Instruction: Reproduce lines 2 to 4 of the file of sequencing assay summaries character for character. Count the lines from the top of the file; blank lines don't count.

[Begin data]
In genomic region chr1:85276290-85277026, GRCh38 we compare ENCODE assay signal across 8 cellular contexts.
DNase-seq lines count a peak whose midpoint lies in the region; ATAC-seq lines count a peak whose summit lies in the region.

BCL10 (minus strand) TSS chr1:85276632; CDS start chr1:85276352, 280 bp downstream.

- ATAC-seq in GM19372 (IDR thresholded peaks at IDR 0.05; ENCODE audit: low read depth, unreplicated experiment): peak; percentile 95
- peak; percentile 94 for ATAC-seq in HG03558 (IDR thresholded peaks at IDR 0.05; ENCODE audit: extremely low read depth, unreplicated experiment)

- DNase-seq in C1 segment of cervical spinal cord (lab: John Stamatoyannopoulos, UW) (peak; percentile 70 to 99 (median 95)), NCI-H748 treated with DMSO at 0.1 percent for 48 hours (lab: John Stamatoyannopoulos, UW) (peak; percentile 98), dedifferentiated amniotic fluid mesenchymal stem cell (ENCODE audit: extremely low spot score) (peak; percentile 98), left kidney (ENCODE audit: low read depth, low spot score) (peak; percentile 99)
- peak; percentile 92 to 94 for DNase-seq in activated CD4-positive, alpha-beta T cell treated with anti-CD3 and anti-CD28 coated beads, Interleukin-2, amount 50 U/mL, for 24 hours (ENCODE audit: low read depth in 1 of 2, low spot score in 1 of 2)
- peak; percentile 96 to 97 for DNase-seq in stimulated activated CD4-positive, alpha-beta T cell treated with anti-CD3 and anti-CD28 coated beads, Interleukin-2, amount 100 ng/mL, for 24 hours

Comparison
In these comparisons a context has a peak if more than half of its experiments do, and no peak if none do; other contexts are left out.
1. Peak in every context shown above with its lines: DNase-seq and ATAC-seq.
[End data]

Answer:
DNase-seq lines count a peak whose midpoint lies in the region; ATAC-seq lines count a peak whose summit lies in the region.

BCL10 (minus strand) TSS chr1:85276632; CDS start chr1:85276352, 280 bp downstream.

- ATAC-seq in GM19372 (IDR thresholded peaks at IDR 0.05; ENCODE audit: low read depth, unreplicated experiment): peak; percentile 95